Right, I’ve been going through a “honeymoon phase”, which refers to people’s emotional variation under a new environment.
(Picture from google http://bit.ly/2bMLloY)
I’ll skip the part of explaining this theory, partly because it is quite clear, and direct to some suggestion on how to get over the culture shock according to my experience, hopefully it will benefit you whether you’re a newcomer at Queen’s or not.
- It’s all about the motivation
How many of you can still recall why you chose to study abroad? It’s not easy to get an offer from a foreign university, especially for graduate students. What did you aim at with all the effort? That’s to say, it can’t be a destination, but a starting point. Then, it’s time to think about where does your new life lead? Academic circle, a job position, immigration, or just “wait and see”?
The biggest temptation of studying abroad is that it opens millions of opportunities for you. But never get lost in this freedom, it’s always good to have a clear-cut goal that constrains and spurs you. And if possible, cut down that goal into a series of small phased goals. Then all you have to do is achieving them one after another.
- Embrace the culture shock
Of course you don’t speak English as fluent as native students; Of course you don’t feel comfortable with the learning model in North America; Of course you can’t quickly get used to the high caloric diet; Of course you hate the never-ending winter if you come from a low latitude country; Of course you’re homesick and all you can do is counting on your own; Of course you feel lonely sometimes because you haven’t built up your new interpersonal network; Of course…
Well, all those “of courses” are just facts, not obstacles or excuses for the unsuccessful cultural transition. Therefore, instead of being terrified or depressed by the culture shock, you should try to look at it from a different angle, to embrace it. Admittedly, this could be really hard, but you can never conquer the circumstance but adapt yourself to it. So why not seeing it as a positive change in your life, accepting the new culture, and turning the adversity into opportunity?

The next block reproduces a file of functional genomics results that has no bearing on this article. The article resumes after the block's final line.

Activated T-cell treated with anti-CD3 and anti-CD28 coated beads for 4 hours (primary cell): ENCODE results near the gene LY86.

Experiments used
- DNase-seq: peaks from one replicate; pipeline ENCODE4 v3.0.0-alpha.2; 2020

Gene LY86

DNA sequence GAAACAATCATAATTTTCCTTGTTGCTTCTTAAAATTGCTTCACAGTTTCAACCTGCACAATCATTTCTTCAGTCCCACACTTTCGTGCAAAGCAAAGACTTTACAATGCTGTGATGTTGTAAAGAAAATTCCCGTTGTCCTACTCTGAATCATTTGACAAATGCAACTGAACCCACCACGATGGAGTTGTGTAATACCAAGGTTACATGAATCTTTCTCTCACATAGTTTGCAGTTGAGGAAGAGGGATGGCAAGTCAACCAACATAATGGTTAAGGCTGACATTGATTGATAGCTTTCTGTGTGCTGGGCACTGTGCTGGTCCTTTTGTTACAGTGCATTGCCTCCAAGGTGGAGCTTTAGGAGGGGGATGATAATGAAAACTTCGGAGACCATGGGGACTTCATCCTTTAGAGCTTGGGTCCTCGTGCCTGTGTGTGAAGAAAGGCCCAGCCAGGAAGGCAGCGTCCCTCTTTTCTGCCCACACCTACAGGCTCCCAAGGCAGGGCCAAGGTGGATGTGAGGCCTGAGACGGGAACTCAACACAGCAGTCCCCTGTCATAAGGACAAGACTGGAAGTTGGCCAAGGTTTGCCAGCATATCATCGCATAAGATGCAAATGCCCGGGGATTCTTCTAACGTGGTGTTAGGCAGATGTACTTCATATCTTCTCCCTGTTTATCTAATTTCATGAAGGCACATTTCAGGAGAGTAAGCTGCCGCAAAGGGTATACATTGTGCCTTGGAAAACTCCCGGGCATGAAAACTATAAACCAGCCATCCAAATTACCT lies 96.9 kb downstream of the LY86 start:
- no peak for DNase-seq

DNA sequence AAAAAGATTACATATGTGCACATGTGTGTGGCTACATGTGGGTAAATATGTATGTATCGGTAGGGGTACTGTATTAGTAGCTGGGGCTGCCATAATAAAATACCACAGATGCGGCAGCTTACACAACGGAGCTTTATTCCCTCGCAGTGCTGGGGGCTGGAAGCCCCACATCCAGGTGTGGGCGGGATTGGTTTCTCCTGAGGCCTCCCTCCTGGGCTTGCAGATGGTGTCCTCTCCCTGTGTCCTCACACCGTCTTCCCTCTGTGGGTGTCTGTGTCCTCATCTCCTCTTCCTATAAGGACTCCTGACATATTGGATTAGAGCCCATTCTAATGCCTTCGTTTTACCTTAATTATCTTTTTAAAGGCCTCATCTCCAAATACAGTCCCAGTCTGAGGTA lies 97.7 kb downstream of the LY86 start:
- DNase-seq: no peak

- Happiness is the priority
We all agree on the necessity of being happy, especially under challenging circumstances, say, studying abroad. What is the point of stretching yourself so much if you’re not being happy? Unfortunately, people usually ignore the knowledge of happiness. It’s far more than keeping in mind that you should be happy. In addition, Happiness doesn’t mean being playful at all times. The true happiness comes along with productivity and achievements.
I strongly recommend the Positive Psychology course, one of the most popular courses in Harvard, taught by Dr. Tal Ben-Shahar on how to be happy. It can be found on YouTube, and it has a lot more suggestion on happiness than I can offer in this short blog.
I’ve been undergoing the honeymoon phase, and will be in the future, as everyone. By writing this article, my intention is not setting myself as an example that has successfully conquered the cultural shock, I’m still learning to master the “adjustment” and “mastery” phase. But the suggestions above, some come from others and some come from myself, were really helpful, and I hope them work for you too.
The honeymoon phase is everywhere, which can be applied to various living status. Simply going back to school can be a honeymoon phase, no matter for foreign students or native students. The importance is to realize it, face it, and master it. Good luck with your honeymoon at Queen’s.